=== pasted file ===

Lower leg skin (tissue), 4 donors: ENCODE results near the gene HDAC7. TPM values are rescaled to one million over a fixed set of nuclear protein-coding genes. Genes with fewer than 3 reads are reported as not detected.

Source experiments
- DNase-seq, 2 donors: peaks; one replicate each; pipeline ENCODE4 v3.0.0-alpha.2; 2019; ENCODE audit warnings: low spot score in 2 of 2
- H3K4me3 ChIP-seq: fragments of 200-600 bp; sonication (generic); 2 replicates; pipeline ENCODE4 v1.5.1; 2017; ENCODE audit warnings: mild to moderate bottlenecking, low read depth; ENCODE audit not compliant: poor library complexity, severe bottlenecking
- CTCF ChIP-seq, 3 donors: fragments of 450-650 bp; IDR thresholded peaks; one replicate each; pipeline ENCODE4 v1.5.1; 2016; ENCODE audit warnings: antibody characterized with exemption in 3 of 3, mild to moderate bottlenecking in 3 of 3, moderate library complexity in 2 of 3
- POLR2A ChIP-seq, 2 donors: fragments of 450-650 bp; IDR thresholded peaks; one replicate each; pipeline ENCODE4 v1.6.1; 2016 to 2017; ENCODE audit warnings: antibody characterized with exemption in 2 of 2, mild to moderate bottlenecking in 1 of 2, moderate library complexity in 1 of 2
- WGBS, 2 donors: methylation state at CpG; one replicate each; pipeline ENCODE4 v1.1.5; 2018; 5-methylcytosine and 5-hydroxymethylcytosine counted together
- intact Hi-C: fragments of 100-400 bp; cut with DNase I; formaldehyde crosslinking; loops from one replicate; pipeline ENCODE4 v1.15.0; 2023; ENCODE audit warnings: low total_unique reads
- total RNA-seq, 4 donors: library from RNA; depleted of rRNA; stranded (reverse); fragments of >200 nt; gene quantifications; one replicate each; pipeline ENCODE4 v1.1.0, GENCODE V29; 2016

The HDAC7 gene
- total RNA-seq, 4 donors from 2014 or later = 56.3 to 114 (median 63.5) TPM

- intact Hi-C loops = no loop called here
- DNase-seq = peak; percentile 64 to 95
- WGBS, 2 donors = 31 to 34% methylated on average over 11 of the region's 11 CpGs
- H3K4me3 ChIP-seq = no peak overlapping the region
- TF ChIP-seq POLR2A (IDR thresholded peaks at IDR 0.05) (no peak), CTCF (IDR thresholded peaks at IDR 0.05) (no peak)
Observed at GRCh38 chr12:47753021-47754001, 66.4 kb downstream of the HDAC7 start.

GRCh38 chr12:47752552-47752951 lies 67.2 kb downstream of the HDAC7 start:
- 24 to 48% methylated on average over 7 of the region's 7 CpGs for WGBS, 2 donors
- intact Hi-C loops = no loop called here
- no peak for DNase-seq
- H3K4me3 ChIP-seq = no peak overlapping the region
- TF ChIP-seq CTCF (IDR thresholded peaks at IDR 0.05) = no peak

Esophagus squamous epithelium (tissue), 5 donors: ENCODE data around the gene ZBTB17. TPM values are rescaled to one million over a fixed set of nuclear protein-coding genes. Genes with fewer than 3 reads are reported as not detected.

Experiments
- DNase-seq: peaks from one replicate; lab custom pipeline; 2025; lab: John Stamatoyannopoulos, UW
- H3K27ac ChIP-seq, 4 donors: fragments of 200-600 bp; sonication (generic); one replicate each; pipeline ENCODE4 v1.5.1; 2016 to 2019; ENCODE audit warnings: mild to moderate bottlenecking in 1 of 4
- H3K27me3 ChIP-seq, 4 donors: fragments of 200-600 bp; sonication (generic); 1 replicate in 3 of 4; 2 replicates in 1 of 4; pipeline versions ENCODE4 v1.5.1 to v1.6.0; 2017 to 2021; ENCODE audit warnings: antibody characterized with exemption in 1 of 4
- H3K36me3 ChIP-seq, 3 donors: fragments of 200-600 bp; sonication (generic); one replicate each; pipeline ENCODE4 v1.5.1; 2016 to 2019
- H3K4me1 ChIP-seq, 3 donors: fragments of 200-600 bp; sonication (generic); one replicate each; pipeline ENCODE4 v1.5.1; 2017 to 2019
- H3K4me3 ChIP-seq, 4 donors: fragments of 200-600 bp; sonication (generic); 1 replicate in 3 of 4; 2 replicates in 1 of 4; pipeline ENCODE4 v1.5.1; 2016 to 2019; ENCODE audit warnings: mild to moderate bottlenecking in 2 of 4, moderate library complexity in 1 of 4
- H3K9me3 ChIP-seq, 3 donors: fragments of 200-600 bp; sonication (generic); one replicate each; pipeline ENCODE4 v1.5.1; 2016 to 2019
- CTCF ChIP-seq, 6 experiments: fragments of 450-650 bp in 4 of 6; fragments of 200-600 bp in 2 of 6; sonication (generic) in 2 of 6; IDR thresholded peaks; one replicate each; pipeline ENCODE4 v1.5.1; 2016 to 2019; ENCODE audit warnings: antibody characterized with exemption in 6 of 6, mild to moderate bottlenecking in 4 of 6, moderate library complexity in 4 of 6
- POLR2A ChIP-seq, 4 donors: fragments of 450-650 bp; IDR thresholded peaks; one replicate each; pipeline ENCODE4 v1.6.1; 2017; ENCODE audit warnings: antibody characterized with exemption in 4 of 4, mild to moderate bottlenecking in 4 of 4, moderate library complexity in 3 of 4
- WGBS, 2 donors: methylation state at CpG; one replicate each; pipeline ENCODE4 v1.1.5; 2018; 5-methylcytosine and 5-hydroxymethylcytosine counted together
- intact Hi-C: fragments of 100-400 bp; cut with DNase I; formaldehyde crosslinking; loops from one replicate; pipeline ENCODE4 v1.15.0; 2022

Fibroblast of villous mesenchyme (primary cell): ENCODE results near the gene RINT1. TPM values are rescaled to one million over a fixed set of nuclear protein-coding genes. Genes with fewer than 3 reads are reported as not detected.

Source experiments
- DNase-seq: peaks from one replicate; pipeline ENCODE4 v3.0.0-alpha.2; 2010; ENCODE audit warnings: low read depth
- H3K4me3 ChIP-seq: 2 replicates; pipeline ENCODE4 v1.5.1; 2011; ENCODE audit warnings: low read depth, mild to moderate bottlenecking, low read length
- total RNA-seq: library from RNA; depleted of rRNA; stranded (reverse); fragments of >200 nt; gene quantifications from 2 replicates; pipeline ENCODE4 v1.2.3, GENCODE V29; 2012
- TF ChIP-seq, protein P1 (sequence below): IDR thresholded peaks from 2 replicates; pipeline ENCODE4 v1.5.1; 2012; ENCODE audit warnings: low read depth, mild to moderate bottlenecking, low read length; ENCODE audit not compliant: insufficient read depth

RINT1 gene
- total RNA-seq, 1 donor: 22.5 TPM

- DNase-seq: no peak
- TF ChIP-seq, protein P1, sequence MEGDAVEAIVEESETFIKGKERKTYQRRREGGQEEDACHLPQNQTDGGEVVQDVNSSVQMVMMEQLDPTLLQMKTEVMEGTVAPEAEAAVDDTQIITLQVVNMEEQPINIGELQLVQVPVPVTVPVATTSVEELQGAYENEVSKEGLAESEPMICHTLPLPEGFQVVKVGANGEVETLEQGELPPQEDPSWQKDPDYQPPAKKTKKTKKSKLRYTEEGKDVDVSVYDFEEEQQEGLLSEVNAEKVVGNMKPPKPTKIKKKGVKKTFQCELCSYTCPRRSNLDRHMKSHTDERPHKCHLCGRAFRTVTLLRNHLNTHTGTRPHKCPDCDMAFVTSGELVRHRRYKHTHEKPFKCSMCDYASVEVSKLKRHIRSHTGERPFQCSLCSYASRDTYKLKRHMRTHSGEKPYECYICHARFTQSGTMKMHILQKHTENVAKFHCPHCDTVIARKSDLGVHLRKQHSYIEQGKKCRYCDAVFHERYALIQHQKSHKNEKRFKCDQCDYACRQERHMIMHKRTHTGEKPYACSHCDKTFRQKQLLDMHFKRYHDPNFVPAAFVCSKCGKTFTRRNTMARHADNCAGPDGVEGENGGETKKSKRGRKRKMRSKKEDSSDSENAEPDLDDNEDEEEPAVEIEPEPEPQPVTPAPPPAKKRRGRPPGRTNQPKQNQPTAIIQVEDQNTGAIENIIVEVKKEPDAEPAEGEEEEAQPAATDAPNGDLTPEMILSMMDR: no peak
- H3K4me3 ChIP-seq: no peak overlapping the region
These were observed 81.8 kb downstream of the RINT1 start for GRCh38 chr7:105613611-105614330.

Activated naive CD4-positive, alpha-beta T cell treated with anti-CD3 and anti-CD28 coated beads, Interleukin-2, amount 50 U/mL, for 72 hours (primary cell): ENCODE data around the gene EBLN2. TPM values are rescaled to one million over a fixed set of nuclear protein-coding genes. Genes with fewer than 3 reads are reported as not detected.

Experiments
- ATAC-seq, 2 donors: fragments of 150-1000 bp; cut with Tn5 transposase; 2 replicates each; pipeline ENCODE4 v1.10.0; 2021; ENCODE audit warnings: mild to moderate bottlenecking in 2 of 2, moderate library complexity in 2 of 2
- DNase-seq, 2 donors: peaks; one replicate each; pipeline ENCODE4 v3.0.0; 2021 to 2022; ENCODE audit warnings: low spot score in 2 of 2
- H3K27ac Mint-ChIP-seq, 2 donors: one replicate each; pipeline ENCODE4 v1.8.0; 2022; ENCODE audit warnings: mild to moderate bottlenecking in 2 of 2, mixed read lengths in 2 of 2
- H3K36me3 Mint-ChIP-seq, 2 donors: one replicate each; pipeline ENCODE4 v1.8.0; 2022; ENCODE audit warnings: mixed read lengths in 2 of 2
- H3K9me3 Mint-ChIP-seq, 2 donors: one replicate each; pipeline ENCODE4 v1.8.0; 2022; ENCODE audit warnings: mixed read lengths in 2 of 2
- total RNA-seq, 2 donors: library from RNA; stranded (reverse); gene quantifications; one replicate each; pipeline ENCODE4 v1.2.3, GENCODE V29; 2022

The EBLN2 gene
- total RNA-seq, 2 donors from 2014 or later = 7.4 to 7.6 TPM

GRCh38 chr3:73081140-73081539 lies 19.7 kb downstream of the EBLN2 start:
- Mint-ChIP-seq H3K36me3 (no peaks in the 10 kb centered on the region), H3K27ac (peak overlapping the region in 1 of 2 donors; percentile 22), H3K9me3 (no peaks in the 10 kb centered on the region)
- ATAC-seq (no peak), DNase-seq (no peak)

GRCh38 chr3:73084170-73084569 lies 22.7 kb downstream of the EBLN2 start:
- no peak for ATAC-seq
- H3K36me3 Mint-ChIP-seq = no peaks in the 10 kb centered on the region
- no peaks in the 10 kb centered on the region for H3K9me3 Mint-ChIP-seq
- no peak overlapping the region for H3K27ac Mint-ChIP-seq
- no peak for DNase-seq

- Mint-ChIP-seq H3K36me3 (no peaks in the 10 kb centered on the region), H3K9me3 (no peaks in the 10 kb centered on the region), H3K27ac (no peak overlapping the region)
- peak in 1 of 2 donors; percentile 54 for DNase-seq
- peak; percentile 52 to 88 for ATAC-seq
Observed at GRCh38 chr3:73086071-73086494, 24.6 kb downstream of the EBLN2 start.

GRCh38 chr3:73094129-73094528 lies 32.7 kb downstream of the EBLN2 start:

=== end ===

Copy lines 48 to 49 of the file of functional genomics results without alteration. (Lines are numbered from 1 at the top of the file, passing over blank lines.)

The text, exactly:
These were observed 81.8 kb downstream of the RINT1 start for GRCh38 chr7:105613611-105614330.

Activated naive CD4-positive, alpha-beta T cell treated with anti-CD3 and anti-CD28 coated beads, Interleukin-2, amount 50 U/mL, for 72 hours (primary cell): ENCODE data around the gene EBLN2. TPM values are rescaled to one million over a fixed set of nuclear protein-coding genes. Genes with fewer than 3 reads are reported as not detected.